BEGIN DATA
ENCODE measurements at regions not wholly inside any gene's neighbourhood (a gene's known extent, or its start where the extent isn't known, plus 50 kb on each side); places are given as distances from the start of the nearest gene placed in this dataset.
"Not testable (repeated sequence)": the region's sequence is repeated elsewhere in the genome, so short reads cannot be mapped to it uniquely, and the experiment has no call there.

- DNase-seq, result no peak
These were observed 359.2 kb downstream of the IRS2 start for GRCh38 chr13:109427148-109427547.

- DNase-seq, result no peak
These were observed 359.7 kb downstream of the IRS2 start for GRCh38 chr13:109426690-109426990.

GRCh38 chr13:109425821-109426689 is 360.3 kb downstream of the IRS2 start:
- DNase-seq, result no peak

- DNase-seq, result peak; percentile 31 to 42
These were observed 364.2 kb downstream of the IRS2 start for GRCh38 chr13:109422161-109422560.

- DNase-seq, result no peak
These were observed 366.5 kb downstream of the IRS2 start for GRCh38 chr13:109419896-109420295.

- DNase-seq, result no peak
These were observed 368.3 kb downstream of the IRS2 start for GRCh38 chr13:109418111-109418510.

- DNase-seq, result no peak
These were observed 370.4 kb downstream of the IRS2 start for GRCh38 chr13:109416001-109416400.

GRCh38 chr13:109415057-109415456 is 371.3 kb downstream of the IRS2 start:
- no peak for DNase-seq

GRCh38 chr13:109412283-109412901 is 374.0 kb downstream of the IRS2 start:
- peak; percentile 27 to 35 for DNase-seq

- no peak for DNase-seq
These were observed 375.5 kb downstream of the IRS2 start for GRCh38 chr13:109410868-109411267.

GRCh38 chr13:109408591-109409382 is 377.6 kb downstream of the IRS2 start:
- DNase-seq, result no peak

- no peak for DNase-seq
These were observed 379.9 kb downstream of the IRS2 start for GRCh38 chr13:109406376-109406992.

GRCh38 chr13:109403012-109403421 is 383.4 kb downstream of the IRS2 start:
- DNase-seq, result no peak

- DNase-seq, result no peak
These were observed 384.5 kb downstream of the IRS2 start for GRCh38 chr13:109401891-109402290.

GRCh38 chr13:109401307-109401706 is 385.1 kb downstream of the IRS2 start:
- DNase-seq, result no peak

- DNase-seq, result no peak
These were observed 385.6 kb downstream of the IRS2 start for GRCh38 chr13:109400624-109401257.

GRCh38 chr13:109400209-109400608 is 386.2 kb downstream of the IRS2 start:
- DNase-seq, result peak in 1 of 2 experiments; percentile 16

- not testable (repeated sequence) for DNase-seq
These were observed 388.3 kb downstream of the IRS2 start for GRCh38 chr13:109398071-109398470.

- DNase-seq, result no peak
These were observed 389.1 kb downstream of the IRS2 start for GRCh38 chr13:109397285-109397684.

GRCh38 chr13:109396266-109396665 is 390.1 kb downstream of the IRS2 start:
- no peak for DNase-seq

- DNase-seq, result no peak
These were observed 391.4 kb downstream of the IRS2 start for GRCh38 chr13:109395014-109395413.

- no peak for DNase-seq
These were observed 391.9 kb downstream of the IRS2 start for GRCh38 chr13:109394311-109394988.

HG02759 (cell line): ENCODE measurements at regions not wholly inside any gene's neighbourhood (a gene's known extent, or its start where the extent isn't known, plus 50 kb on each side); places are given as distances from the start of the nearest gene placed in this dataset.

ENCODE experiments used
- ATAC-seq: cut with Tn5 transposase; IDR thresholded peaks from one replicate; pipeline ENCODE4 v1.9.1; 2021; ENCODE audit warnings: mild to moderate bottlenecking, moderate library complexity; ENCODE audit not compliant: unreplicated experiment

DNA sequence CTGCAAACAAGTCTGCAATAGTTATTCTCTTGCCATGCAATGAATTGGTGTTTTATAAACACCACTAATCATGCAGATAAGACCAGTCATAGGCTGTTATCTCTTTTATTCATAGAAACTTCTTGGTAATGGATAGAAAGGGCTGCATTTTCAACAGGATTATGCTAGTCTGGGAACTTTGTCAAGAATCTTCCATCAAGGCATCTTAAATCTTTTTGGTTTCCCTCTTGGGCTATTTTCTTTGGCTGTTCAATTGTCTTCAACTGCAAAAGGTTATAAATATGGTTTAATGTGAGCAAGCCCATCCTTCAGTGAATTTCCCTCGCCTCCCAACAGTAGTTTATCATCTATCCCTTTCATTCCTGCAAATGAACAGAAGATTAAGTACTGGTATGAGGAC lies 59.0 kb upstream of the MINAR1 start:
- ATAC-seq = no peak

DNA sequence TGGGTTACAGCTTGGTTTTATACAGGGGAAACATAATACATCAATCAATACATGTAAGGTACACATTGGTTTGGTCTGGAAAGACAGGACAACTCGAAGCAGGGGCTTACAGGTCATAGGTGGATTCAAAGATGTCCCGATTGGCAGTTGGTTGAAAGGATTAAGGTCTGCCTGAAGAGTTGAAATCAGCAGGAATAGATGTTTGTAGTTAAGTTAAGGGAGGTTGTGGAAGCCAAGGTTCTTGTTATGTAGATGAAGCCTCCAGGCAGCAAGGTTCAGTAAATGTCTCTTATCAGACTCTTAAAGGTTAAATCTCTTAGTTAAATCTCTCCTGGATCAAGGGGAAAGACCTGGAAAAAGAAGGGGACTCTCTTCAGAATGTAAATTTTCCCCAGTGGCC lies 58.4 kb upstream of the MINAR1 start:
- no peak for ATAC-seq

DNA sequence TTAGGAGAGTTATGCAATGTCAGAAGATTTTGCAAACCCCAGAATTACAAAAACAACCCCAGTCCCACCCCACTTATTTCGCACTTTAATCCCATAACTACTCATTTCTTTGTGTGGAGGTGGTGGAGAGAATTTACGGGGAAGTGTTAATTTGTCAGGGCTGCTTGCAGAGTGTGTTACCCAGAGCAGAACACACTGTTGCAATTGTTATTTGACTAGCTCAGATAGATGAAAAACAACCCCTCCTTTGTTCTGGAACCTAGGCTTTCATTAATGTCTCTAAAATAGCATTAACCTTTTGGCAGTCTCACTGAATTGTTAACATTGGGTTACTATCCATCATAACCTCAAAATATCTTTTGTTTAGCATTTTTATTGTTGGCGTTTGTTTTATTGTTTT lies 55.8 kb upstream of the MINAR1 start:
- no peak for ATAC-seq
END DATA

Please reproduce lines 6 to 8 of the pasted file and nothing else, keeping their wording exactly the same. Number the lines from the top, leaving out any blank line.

These were observed 359.7 kb downstream of the IRS2 start for GRCh38 chr13:109426690-109426990.

GRCh38 chr13:109425821-109426689 is 360.3 kb downstream of the IRS2 start:
- DNase-seq, result no peak